# Data, data everywhere and not a model to fit

Things a normal person does to relax:
– sleeps
– hangs out with friends
– copious amounts of alcohol
– screws around

Things Claudia does to relax:
– ignores sleep
– locks herself in her apartment
– copious amounts of Red Bull
– fits a structural equation model to her music data

Yeah.

I’ve spent a cumulative 60+ hours solely on my thesis writing this week, and considering all the other crap I had to finish, what with the semester ending and all, that’s a pretty large amount of time.
Despite that, it’s pretty sad that I spent my first few hours of free time this week fitting an SEM to my music.
BUT IT HAPPENED, so here it is.

With “number of stars” the variable I was most interested in, I wanted to fit what I considered to be a reasonable model that showed the relationships between the number of stars a song eventually received from me (I rarely if ever change the number after I’ve assigned the stars) and other variables, such as play count and date acquired. Note: structural equation modeling is like doing a bunch of regressions at once, allowing you to fit more complicated models and to see where misfit most likely occurs.

Cool? Cool.

Onward.

This is the initial model I proposed. The one-way arrows indicate causal relationships (e.g., there is a causal relationship in my proposed model between the genre of a song and the number of stars it has), the double-headed arrow indicates a general correlation without direction. Oh, and “genre” was coded with numbers 1 through 11, with lower numbers indicating my least favorite genres and higher numbers indicating my favorite genres. Important for later.

Using robust maximum likelihood estimation (because of severe nonnormality), I tested this model in terms of its ability to describe the covariance structure evident in the sample (which, in this case, is the 365 songs I downloaded last year).

So here’s what we got!
Satorra-Bentler scaled χ2(7) = 9.68, p = 0.207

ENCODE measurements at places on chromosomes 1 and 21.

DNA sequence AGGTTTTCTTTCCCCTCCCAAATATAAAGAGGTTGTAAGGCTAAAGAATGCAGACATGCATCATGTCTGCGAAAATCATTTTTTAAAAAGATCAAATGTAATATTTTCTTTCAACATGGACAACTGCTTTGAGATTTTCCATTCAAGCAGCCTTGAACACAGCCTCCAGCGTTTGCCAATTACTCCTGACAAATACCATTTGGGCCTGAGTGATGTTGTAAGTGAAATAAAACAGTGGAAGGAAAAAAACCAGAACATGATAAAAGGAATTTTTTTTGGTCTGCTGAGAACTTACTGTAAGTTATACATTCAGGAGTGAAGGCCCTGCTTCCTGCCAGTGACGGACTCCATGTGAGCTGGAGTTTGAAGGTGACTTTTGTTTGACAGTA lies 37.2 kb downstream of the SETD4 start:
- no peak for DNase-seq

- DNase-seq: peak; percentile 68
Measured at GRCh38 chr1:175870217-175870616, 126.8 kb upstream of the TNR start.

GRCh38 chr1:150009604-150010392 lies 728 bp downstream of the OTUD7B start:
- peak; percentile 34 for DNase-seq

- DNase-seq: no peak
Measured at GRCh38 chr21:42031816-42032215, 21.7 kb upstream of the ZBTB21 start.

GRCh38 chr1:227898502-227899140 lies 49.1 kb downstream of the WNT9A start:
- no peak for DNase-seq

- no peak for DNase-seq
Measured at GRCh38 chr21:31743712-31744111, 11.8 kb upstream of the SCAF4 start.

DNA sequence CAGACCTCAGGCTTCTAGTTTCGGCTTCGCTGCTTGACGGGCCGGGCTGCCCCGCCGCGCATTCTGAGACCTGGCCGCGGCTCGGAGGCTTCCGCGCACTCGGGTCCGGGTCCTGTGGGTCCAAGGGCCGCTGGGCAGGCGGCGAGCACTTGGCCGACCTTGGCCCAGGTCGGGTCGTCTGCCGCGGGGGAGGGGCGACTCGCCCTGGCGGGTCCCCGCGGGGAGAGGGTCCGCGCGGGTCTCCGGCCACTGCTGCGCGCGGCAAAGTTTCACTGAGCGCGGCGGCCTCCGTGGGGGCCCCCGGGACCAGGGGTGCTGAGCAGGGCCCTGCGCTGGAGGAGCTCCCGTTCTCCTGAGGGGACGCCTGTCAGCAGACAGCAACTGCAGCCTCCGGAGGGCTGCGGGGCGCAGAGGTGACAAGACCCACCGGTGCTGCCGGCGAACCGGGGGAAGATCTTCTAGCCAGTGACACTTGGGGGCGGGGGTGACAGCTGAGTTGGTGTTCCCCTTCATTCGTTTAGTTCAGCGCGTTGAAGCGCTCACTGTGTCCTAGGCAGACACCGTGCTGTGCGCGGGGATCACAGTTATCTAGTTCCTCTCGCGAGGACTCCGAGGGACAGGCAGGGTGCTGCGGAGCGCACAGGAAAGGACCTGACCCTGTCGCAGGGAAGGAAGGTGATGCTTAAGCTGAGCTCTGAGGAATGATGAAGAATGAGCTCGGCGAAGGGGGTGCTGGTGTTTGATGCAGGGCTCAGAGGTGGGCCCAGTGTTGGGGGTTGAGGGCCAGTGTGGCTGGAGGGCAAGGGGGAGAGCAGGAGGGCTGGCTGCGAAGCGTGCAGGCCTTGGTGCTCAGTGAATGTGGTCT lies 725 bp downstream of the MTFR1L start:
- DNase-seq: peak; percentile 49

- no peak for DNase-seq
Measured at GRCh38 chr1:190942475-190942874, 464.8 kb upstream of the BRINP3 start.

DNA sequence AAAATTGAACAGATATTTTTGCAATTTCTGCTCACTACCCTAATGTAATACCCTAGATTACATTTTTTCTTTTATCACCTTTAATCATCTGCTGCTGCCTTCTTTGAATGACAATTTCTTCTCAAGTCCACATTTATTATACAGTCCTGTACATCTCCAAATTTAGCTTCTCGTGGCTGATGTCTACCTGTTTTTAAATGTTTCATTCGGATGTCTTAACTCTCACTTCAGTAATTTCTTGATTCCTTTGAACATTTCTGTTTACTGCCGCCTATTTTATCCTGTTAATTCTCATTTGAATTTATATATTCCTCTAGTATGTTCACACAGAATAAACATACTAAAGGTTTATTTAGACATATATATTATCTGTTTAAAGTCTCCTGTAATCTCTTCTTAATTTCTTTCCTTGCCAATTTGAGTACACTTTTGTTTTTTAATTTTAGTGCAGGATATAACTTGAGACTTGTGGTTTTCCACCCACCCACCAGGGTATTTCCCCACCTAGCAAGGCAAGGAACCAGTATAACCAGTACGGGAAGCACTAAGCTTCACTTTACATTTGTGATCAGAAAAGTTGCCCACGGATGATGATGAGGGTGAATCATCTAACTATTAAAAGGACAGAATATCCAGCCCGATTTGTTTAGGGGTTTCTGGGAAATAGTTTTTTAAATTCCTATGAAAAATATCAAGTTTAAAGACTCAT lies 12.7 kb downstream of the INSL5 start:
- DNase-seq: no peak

Robust CFI: .992
Robust RMSEA: .032
Average absolute standardized residual: 0.0190

All these stats indicate a pretty awesome fit of the model to the data. This is shocking, considering ridiculous non-normality in the data itself and the fact that this is the first model I tried.

Here are the standardized pathway values (analogous to regression coefficients, so if you know what those mean, you can interpret these), with the significant values marked with asterisks:

So what’s this all mean? Well, in general, the relationships I’ve suggested with this model are, according to the stats, a good representation of the actual relationships existing among the variables in real life. Specifically:
– There is a significant positive relationship between genre and play count, which makes sense. Songs from my more preferred genres are played more often.
– There is a strong positive relationship between play count and stars, which also obviously makes a lot of sense.
– The significant negative relationship between date added and play count makes sense as well; the more recently downloaded songs (those with high “date added” numbers) have been played less frequently than older songs.
– There is no significant correlation between genre and song length, which surprises me.
– Genre, length, and play count all have significant, direct effects on how many stars I give a song.
– Another interesting finding is the positive relationship between stars and skips, which suggests that the higher number of stars a song has, the more often it is skipped. Perhaps this is just due to the sheer number of times I play the higher-starred songs. Who knows?

Yay! Fun times indeed.